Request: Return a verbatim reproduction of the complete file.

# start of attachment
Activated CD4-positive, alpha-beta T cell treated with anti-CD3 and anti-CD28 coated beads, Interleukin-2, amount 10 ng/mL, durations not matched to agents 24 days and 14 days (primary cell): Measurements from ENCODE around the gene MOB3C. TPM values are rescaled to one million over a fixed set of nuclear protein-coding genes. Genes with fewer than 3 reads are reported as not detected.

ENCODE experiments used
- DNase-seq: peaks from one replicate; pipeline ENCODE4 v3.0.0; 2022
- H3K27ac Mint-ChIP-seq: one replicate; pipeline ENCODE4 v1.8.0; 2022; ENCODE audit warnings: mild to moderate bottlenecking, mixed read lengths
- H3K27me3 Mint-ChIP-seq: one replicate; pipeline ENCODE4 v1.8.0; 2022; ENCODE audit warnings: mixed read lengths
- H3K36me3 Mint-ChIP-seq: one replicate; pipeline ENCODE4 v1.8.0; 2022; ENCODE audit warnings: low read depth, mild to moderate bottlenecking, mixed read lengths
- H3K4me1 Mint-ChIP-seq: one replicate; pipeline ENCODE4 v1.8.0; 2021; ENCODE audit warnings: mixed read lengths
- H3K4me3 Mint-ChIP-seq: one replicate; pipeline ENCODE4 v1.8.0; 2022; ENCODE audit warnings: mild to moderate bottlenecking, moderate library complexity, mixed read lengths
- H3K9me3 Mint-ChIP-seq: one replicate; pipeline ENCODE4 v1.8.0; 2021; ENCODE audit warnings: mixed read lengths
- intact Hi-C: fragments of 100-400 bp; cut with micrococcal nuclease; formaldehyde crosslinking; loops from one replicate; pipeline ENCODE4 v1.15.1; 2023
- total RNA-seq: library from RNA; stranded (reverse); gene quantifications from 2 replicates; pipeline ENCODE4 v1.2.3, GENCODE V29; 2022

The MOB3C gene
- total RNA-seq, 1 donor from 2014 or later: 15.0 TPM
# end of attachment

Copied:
Activated CD4-positive, alpha-beta T cell treated with anti-CD3 and anti-CD28 coated beads, Interleukin-2, amount 10 ng/mL, durations not matched to agents 24 days and 14 days (primary cell): Measurements from ENCODE around the gene MOB3C. TPM values are rescaled to one million over a fixed set of nuclear protein-coding genes. Genes with fewer than 3 reads are reported as not detected.

ENCODE experiments used
- DNase-seq: peaks from one replicate; pipeline ENCODE4 v3.0.0; 2022
- H3K27ac Mint-ChIP-seq: one replicate; pipeline ENCODE4 v1.8.0; 2022; ENCODE audit warnings: mild to moderate bottlenecking, mixed read lengths
- H3K27me3 Mint-ChIP-seq: one replicate; pipeline ENCODE4 v1.8.0; 2022; ENCODE audit warnings: mixed read lengths
- H3K36me3 Mint-ChIP-seq: one replicate; pipeline ENCODE4 v1.8.0; 2022; ENCODE audit warnings: low read depth, mild to moderate bottlenecking, mixed read lengths
- H3K4me1 Mint-ChIP-seq: one replicate; pipeline ENCODE4 v1.8.0; 2021; ENCODE audit warnings: mixed read lengths
- H3K4me3 Mint-ChIP-seq: one replicate; pipeline ENCODE4 v1.8.0; 2022; ENCODE audit warnings: mild to moderate bottlenecking, moderate library complexity, mixed read lengths
- H3K9me3 Mint-ChIP-seq: one replicate; pipeline ENCODE4 v1.8.0; 2021; ENCODE audit warnings: mixed read lengths
- intact Hi-C: fragments of 100-400 bp; cut with micrococcal nuclease; formaldehyde crosslinking; loops from one replicate; pipeline ENCODE4 v1.15.1; 2023
- total RNA-seq: library from RNA; stranded (reverse); gene quantifications from 2 replicates; pipeline ENCODE4 v1.2.3, GENCODE V29; 2022

The MOB3C gene
- total RNA-seq, 1 donor from 2014 or later: 15.0 TPM